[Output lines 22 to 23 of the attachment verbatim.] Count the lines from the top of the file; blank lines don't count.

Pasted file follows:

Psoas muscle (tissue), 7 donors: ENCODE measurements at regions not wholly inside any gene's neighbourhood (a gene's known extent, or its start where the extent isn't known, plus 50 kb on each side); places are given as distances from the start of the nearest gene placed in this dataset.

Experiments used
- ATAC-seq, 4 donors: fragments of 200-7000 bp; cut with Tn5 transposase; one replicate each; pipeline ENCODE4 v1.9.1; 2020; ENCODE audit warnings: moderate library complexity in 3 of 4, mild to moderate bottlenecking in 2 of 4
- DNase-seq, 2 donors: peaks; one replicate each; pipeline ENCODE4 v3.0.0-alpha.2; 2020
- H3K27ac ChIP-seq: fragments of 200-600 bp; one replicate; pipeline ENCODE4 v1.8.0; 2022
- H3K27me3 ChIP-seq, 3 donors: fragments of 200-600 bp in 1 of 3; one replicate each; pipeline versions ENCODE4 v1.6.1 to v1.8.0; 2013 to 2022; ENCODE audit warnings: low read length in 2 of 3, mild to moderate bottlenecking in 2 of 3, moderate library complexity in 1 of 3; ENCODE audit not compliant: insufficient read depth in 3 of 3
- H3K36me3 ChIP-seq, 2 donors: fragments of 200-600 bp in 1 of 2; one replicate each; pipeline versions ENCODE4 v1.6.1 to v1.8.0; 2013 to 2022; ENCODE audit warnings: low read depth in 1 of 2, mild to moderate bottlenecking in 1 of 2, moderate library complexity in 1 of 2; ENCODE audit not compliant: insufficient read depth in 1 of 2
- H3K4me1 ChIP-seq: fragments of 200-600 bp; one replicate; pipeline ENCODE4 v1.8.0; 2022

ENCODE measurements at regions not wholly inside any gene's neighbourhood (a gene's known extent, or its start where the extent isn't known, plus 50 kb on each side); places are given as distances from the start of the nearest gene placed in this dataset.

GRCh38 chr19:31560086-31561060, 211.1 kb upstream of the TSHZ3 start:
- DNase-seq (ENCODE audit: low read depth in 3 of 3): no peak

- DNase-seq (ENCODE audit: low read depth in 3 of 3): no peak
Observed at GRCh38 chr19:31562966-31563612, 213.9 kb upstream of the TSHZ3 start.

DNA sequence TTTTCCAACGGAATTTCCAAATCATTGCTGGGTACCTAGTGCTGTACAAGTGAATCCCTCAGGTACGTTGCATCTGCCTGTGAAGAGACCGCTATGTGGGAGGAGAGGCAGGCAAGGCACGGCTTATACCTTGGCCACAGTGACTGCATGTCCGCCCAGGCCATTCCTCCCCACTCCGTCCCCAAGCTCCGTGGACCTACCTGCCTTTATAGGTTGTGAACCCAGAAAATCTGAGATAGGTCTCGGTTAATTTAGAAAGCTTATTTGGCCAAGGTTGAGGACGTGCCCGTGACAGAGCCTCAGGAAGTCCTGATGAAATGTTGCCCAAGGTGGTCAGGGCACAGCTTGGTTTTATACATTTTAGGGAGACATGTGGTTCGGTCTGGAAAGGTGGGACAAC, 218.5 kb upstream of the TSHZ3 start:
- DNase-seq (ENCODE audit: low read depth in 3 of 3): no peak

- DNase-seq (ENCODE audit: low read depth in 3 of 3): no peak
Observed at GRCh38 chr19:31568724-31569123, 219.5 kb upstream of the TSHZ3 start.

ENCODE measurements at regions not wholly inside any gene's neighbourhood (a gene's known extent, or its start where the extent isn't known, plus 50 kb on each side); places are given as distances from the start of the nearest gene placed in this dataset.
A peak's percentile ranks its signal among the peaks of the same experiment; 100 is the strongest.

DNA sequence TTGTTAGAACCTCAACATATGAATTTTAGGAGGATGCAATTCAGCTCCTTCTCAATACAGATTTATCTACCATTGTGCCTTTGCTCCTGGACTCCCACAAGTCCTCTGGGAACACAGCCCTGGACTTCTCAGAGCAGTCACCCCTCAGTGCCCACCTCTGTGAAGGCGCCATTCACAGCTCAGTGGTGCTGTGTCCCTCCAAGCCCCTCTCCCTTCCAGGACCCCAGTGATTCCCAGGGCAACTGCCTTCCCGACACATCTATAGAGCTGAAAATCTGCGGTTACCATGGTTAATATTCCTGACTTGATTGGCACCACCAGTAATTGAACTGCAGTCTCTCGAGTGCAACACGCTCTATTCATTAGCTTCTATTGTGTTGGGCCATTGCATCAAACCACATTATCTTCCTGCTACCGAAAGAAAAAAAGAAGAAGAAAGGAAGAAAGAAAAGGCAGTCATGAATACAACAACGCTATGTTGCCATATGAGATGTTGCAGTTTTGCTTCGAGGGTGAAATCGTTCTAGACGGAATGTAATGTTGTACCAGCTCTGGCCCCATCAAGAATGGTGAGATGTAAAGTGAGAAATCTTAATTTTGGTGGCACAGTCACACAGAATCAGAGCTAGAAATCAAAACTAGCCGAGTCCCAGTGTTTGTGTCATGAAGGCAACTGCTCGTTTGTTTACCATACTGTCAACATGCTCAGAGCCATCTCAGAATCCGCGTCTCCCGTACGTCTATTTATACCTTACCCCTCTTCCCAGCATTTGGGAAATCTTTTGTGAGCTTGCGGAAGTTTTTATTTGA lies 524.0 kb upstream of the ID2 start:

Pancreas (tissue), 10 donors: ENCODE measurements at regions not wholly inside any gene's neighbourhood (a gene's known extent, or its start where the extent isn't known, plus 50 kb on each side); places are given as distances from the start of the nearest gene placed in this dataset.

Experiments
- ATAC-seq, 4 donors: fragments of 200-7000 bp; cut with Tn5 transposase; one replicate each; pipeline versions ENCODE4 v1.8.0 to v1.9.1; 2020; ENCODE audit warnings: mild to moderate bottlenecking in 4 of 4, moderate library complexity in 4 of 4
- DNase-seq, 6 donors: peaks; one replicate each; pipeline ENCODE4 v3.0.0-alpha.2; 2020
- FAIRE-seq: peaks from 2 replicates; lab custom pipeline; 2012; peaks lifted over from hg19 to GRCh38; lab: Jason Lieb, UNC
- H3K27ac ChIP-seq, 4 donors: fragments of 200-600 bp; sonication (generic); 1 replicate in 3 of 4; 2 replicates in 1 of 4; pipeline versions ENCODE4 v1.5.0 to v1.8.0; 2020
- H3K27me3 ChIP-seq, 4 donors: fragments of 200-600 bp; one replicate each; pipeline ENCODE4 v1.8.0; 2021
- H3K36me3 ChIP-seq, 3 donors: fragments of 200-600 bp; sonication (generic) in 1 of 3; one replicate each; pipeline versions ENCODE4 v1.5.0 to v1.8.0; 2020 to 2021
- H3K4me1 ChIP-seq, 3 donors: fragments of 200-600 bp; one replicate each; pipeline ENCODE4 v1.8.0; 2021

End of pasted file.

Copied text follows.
Experiments
- ATAC-seq, 4 donors: fragments of 200-7000 bp; cut with Tn5 transposase; one replicate each; pipeline versions ENCODE4 v1.8.0 to v1.9.1; 2020; ENCODE audit warnings: mild to moderate bottlenecking in 4 of 4, moderate library complexity in 4 of 4